I'm at Unicorn Bell with Dear Beta Readers and Critique Partners.
Scoliosis Awareness is not something people tend to think or talk about, but it is a condition that everyone should be aware of, especially if you have children. Teenagers (mostly girls) are susceptible to scoliosis (when the spine becomes shaped like an S) during their peak growing years. Every 6 months, parents should check their children’s backs. An easy way to view the spine is by having them bend at the waist. If you notice a curve, take them to see a doctor. Catching it early will allow you and the doctors to monitor it and treat it with simple, less evasive techniques.
Below is my experience with scoliosis. I’m sharing these details to shine light on this medical condition and what scoliosis survivors go through.
Before and after I was diagnosed with scoliosis I was riddled with pain day and night. I had to take over-the-counter pain reliever a lot, and my mom would massage my back so I could go to sleep. The pain is what led to the discovery that I had scoliosis. After I complained about it enough, my mom took a look and could clearly see the curve of my spine.
I don’t know exactly when my spine started to get out-of-whack, how long it took to get to the point where I was in pain all the time, or when the sudden growth spurt happened that triggered it, but my entire body changed because of it. I never realized it, and no one close to me said anything, but the curve pushed my right hip out and lifted my left shoulder so I looked crooked.
After countless x-rays and an MRI, the results came in that the lowest curve for my spine was at a 48-degree angle and was twisted around. (The higher curve between my shoulder blades wasn't as serious.) To relieve the pain and to stop my spine from twisting further, surgery was scheduled. Another treatment for less severe cases are back braces.
Spine surgery –
My doctors manipulated my spine back into place and set it with fusion and a titanium rod. During the surgery, my right lung collapsed. I needed a tube, placed through my side, to drain the fluid so I could breathe. I woke with an oxygen mask on, unaware that the surgery had actually taken place. I spent five days in the hospital in the worst pain I had ever experienced.
*To read a more in-depth, personal account of this check out my easy Woman of Steel.
I was confined to a hospital bed in my living room for a month until I had the strength to sit up past ten minutes. I had to practice walking further distances each day. For my showers, I had to sit on a stool and use a hand-held shower head. It took many months for me to get used to having limited movement in my back. For a year, I needed a pillow behind my back wherever I sat to cushion a part of my spine that sticks out and is sensitive to hard surfaces.
The Scar –
I have a foot-long scar that starts at my right hip and curves around my side to the middle of my back. It took me years to feel comfortable wearing a two-piece at the beach. Now I don’t care who sees it. It’s my battle scar. I’m a warrior!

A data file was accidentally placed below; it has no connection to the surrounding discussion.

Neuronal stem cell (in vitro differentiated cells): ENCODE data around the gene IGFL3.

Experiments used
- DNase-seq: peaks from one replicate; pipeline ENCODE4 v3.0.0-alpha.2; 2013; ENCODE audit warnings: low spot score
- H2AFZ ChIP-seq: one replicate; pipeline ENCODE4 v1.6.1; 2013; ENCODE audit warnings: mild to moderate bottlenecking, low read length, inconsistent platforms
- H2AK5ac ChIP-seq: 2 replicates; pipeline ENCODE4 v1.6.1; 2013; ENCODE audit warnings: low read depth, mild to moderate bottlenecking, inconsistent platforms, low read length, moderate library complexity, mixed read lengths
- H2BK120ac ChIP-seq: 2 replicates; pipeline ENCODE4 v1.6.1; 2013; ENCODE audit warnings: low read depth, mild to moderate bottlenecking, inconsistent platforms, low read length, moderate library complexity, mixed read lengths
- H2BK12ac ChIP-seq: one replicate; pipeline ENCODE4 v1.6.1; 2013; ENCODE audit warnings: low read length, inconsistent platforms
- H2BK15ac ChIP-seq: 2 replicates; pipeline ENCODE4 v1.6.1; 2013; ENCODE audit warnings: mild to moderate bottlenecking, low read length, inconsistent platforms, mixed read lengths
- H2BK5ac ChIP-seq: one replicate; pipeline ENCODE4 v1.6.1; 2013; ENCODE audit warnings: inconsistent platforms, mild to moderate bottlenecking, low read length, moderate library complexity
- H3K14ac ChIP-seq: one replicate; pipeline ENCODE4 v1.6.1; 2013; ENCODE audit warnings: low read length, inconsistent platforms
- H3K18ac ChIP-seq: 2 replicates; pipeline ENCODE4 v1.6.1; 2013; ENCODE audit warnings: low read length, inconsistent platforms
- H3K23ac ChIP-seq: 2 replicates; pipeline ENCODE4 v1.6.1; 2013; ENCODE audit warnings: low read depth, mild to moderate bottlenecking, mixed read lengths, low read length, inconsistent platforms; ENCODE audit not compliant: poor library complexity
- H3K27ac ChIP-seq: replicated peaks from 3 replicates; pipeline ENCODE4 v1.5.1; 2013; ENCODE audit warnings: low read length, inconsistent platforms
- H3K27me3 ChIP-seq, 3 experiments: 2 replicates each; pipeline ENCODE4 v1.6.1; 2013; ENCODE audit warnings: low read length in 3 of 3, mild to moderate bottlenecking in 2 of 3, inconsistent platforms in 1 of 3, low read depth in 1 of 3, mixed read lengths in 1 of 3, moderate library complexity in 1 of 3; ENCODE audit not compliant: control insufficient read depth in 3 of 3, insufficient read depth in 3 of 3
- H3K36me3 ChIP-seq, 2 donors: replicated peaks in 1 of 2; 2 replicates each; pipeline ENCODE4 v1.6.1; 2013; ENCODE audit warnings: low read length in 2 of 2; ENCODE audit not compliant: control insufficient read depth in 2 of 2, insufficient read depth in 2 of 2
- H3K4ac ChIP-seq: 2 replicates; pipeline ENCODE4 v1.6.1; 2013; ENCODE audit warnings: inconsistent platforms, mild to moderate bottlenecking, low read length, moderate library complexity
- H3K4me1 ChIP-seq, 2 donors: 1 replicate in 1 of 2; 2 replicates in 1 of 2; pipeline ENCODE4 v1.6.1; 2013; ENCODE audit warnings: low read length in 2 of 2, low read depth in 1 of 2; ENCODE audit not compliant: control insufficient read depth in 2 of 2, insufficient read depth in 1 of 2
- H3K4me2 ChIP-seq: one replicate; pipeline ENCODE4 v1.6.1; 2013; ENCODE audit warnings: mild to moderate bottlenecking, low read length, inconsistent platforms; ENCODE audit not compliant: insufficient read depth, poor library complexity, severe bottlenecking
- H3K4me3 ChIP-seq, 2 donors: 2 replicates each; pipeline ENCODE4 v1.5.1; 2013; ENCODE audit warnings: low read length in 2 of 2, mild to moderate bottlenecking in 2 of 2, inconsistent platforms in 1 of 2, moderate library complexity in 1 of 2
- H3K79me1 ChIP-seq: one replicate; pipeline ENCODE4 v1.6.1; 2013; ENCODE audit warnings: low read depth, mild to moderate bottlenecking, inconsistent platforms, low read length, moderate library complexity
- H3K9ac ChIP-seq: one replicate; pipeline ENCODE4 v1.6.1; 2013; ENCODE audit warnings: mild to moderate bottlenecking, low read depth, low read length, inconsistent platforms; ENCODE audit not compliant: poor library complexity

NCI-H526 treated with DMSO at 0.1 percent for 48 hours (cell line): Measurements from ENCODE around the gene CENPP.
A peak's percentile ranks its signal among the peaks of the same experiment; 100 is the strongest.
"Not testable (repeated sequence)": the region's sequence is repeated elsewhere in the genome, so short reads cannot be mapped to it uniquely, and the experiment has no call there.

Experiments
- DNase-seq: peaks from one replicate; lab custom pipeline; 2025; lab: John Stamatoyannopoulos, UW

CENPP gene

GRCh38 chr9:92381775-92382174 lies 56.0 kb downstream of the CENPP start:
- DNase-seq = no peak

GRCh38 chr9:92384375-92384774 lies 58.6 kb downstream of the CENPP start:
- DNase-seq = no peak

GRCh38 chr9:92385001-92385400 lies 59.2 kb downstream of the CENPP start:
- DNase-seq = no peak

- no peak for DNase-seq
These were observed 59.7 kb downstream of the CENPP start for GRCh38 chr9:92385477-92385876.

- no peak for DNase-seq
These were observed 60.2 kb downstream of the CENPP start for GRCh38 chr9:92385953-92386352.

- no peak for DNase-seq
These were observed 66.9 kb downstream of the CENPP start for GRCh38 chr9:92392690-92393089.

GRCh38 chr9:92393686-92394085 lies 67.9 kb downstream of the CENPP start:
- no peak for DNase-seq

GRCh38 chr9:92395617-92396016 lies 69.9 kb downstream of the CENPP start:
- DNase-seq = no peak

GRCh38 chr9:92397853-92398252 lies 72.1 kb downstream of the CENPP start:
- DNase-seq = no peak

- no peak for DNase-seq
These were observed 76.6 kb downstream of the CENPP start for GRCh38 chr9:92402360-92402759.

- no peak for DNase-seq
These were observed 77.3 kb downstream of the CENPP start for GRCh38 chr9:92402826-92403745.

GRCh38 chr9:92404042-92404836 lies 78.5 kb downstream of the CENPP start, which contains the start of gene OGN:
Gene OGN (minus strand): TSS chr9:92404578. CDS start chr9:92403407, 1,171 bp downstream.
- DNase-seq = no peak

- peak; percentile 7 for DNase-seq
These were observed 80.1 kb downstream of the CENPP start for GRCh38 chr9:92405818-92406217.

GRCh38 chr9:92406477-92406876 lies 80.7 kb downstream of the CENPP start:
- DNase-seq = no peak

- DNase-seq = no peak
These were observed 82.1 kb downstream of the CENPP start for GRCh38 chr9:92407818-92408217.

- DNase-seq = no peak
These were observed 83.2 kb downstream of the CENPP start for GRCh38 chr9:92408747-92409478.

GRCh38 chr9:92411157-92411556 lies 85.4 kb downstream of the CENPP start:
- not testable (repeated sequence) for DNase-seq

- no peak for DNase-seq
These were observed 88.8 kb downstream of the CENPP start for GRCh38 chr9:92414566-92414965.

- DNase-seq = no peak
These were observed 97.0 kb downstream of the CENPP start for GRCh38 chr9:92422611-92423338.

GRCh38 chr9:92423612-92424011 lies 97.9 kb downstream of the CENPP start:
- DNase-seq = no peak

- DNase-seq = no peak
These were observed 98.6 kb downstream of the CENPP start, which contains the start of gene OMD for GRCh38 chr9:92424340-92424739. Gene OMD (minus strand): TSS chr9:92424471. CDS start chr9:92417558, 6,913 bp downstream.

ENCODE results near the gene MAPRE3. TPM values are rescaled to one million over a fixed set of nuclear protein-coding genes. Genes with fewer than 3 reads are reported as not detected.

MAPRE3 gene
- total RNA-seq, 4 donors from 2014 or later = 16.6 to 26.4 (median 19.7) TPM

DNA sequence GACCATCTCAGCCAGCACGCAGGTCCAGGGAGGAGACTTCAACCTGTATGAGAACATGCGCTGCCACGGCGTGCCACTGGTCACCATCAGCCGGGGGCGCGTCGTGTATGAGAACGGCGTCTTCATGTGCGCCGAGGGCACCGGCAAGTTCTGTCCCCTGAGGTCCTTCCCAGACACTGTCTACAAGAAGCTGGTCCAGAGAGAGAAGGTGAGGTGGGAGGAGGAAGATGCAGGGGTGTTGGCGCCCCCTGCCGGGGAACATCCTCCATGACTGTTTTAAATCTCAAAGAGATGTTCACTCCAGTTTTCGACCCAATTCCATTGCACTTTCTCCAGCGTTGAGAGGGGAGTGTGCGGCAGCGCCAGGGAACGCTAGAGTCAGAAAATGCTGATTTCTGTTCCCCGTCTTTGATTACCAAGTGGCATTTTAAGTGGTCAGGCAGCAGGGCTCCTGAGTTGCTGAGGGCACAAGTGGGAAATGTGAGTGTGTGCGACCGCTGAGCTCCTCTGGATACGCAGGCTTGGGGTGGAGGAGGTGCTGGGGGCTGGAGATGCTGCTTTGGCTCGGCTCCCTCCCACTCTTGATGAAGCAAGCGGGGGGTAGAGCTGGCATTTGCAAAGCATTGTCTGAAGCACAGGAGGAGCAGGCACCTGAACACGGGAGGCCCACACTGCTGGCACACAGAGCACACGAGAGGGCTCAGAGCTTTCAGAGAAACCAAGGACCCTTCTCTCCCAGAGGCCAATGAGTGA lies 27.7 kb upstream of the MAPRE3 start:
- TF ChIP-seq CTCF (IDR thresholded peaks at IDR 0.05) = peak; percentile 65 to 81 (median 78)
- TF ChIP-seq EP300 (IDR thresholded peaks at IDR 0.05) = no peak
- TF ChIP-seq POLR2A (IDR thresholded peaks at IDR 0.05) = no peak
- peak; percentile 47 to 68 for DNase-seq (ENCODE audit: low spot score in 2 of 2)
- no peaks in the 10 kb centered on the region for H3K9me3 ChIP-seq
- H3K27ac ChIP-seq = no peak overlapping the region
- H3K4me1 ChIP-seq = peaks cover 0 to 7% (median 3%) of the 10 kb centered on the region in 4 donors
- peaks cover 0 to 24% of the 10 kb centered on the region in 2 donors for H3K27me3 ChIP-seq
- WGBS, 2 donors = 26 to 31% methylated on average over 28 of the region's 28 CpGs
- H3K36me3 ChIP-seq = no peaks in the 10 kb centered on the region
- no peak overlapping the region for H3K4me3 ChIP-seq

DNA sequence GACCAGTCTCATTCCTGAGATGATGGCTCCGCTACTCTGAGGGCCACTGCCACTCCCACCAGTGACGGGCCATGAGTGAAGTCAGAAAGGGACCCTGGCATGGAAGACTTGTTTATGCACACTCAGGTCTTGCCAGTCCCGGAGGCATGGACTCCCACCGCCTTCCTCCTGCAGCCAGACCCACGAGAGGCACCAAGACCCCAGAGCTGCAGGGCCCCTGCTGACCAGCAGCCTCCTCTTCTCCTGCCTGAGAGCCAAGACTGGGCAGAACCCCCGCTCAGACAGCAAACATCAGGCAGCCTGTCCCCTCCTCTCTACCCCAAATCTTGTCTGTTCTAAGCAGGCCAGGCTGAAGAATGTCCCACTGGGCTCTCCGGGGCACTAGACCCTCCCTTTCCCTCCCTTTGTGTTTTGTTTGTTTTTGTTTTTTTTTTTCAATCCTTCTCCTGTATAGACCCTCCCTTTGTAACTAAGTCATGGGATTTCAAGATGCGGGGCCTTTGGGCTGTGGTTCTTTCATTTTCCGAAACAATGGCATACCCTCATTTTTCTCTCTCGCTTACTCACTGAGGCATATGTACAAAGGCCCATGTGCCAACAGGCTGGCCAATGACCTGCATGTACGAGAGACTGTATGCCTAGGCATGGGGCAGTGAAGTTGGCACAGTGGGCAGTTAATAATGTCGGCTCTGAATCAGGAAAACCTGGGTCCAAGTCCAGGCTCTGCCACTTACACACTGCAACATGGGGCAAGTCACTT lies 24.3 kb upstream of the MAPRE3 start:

Many people (not all) who have this surgery end up suffering from pain as well as muscle spasms. Then there’s the limitations. Many people also can’t sit in one place or stand very long without experiencing pain. This makes working next to impossible, but trying to get disability is also a battle for scoliosis survivors.
Living with a Titanium Rod –
I can’t do a lot of things because of my rod, and if I try to do something fun, I suffer for days later. Even my body isn’t what it had been before my diagnosis. Although my shoulders and hips adjusted, my right hip is still shaped a bit odd and the top of my back has a slight curve to it. I’m also naturally thin and tall, so these things stand out more on my frame. And, yes, they make me insecure.
If you were to ask me today, knowing what I know now, if I would have the corrective surgery again, I honestly don’t know what I’d do. There are many pros and cons to it, at least for me, and it was the hardest thing I ever had to go through. But I suppose I would’ve done it anyway to save my spine and my body.
Although scoliosis isn’t life-threatening (usually), those of us who had it are definitely survivors.
QUESTIONS: Do you know someone with scoliosis? Do you have a medical condition? Have you ever had surgery? Tell me about it.
QUESTION: Of all the places in the world that you haven’t yet been to, where would you like to go next?
My Answer: There are so many places I haven’t been to. Let me begin by telling you where I have been: a few places in Florida (St. Augustine, Fort Lauderdale, Key West, Daytona, Kissimmee, and Orlando), and Michigan for a visit to unexciting places. There. Now you’re all caught up to speed.
I’ve always wanted to go on a road trip across the United States, but number one on my list is Ireland. Always Ireland. It is my dream. I’m saving up for it…slowly.